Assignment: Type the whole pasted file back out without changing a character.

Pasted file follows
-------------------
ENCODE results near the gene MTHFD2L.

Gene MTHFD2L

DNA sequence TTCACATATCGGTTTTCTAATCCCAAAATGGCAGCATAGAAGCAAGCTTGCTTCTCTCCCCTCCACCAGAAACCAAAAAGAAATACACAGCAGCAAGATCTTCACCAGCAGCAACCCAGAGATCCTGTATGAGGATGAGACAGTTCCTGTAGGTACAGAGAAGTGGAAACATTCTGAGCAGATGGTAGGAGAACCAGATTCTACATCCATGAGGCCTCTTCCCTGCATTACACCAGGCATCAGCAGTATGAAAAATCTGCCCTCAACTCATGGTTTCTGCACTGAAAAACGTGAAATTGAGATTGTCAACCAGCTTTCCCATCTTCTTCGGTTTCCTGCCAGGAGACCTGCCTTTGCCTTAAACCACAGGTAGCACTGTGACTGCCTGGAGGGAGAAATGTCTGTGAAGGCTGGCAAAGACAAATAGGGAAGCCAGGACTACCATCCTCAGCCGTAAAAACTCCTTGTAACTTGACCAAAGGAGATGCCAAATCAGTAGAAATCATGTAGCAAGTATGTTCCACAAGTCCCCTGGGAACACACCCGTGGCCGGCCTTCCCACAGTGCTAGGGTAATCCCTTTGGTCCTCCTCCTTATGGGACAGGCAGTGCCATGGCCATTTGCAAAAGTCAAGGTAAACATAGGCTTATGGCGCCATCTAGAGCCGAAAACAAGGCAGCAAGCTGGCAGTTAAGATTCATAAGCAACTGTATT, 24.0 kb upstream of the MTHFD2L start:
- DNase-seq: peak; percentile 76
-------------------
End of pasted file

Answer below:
ENCODE results near the gene MTHFD2L.

Gene MTHFD2L

DNA sequence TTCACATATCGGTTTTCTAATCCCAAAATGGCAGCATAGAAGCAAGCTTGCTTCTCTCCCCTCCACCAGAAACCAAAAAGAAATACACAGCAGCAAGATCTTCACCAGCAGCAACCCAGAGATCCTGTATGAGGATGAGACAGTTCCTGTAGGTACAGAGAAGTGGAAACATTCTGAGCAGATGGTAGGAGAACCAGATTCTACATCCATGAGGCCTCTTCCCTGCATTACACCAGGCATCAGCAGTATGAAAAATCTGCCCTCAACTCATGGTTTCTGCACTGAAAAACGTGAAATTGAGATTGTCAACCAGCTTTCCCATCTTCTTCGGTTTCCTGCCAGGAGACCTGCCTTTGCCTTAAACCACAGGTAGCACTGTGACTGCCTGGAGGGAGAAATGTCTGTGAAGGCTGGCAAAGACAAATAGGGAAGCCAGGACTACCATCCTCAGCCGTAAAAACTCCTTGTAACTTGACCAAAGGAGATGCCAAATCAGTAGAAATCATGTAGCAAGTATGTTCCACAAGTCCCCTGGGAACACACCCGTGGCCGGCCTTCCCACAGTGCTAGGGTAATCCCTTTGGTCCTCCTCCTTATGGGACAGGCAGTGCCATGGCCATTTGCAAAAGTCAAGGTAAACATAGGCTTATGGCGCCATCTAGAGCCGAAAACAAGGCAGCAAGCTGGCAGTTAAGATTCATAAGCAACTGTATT, 24.0 kb upstream of the MTHFD2L start:
- DNase-seq: peak; percentile 76